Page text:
• The brain science of online giving
  • The mechanics of testing and tracking (and a step-by-step guide on how to do an a/b test)
  • Optimizing special campaigns
  • The wonders of a great post-donation experience
  • How to get more people to your donation page

Download the guide now and let us know what you think!

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Fri, January 23 2015

Link Round Up

Liz Ragland's avatar

Marketing Content Associate, Network for Good

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Filed under:   Fun stuff •

We love reading amazing content from across the sector. Here are a few nonprofit marketing and fundraising resources that stood out this week:

Link Round Up
  • We're big fans of the crew over at GrantStation and their 5 quick tips for launching your grantseeking in 2015. (via Guidestar)

  • If you are a Google Analytics user, you must try this add-on for Google Sheets. If you're not a Google Analytics super user, send this link over to someone who is and I promise you will make their day.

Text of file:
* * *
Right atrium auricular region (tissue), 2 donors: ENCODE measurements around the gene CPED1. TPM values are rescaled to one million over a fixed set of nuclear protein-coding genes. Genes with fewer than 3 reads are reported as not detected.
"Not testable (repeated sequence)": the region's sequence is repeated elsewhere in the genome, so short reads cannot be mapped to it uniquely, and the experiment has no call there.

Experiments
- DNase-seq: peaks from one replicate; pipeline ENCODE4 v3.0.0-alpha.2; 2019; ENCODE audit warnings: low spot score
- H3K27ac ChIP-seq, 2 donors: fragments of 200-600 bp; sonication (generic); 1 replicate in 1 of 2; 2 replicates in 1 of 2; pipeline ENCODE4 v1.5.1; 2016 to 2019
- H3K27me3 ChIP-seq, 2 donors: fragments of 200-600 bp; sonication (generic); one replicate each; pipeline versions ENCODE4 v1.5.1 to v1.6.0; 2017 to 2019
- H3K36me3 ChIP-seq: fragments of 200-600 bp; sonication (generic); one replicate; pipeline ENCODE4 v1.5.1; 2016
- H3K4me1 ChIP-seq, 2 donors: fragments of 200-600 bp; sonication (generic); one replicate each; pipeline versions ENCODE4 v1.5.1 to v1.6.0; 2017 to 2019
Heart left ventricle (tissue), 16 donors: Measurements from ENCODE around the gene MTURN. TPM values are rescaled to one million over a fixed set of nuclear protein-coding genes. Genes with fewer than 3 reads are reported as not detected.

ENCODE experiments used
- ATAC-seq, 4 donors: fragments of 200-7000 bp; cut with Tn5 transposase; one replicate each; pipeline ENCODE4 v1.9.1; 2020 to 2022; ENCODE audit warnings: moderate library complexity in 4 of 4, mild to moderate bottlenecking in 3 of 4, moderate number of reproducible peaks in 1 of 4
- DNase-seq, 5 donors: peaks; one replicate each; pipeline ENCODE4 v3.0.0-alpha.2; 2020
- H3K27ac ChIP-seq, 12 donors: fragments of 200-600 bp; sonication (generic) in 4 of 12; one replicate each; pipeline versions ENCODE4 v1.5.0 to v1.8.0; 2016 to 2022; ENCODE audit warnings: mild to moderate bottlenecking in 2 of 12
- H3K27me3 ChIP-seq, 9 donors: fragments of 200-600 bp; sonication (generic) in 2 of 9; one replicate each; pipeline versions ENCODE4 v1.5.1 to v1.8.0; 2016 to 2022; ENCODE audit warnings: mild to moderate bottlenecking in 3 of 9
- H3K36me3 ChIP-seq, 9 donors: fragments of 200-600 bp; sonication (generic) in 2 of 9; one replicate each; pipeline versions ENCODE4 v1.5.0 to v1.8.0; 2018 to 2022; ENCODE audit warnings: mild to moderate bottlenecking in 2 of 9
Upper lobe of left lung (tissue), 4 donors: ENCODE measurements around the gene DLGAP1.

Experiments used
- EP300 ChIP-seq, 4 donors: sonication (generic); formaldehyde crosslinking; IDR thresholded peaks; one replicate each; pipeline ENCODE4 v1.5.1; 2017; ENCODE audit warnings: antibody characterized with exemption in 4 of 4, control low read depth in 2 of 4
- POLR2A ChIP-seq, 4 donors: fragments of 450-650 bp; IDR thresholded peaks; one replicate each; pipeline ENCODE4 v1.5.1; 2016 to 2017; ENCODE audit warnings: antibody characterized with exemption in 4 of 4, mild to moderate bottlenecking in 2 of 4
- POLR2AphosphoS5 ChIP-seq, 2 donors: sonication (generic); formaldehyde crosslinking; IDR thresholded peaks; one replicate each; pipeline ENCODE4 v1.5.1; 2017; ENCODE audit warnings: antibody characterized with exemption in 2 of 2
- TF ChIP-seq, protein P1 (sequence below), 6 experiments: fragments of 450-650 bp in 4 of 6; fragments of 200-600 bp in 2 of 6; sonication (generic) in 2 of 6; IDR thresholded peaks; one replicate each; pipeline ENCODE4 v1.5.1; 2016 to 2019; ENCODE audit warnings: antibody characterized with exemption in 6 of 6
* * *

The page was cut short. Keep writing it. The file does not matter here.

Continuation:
• DoSomething.org accidentally sent a message meant for a very specific segment of their list to their entire database (2.1 million phone numbers). If you’ve ever made a mail merge error or mass email mistake, you feel their pain (and embarrassment). They followed up with a great idea: an apology in the form of a playlist, featuring songs that used humor to poke fun at their mistake. This fun apology might not work with one of your major donors but for DoSomething’s audience, teenagers, it was a hit. (Via Chronicle of Philanthropy)

  • We all know stories are key to grabbing supporters’ attention and inspiring them to act. Jeff Brooks, one of our all-time favorite fundraisers, shares his presentation on how to tell stories that motivate donors to give. (via Future Fundraising Now)

  • Is it time to ditch the dating metaphor when it comes to donor relationships? (via Achieve)

  • Nonprofits in space? Consider a “moon landing” event for your organization to rally public interest in your cause. (via MarketingSherpa)

Have a must-read story or resource you’d recommend? Share it in the comments section below!